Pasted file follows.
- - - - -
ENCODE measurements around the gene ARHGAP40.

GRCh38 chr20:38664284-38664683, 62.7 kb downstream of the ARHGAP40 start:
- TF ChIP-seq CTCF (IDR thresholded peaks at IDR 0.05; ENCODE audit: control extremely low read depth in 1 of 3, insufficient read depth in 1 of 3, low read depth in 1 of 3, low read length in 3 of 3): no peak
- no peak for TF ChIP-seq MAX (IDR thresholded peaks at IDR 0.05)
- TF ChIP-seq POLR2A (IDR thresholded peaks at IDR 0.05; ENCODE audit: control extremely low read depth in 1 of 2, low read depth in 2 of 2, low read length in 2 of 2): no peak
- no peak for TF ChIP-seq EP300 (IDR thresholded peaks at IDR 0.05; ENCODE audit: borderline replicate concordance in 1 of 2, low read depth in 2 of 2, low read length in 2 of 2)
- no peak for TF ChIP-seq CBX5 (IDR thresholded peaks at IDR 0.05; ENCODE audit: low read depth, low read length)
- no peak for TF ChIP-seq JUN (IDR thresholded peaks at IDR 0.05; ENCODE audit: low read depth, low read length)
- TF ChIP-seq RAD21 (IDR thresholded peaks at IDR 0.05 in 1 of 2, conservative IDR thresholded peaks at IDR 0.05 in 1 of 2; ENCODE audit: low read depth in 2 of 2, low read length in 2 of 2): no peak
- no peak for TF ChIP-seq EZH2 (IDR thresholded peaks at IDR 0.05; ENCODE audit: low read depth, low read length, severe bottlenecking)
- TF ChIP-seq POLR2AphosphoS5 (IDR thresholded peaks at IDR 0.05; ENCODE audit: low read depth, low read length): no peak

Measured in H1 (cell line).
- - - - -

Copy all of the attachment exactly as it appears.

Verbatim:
ENCODE measurements around the gene ARHGAP40.

GRCh38 chr20:38664284-38664683, 62.7 kb downstream of the ARHGAP40 start:
- TF ChIP-seq CTCF (IDR thresholded peaks at IDR 0.05; ENCODE audit: control extremely low read depth in 1 of 3, insufficient read depth in 1 of 3, low read depth in 1 of 3, low read length in 3 of 3): no peak
- no peak for TF ChIP-seq MAX (IDR thresholded peaks at IDR 0.05)
- TF ChIP-seq POLR2A (IDR thresholded peaks at IDR 0.05; ENCODE audit: control extremely low read depth in 1 of 2, low read depth in 2 of 2, low read length in 2 of 2): no peak
- no peak for TF ChIP-seq EP300 (IDR thresholded peaks at IDR 0.05; ENCODE audit: borderline replicate concordance in 1 of 2, low read depth in 2 of 2, low read length in 2 of 2)
- no peak for TF ChIP-seq CBX5 (IDR thresholded peaks at IDR 0.05; ENCODE audit: low read depth, low read length)
- no peak for TF ChIP-seq JUN (IDR thresholded peaks at IDR 0.05; ENCODE audit: low read depth, low read length)
- TF ChIP-seq RAD21 (IDR thresholded peaks at IDR 0.05 in 1 of 2, conservative IDR thresholded peaks at IDR 0.05 in 1 of 2; ENCODE audit: low read depth in 2 of 2, low read length in 2 of 2): no peak
- no peak for TF ChIP-seq EZH2 (IDR thresholded peaks at IDR 0.05; ENCODE audit: low read depth, low read length, severe bottlenecking)
- TF ChIP-seq POLR2AphosphoS5 (IDR thresholded peaks at IDR 0.05; ENCODE audit: low read depth, low read length): no peak

Measured in H1 (cell line).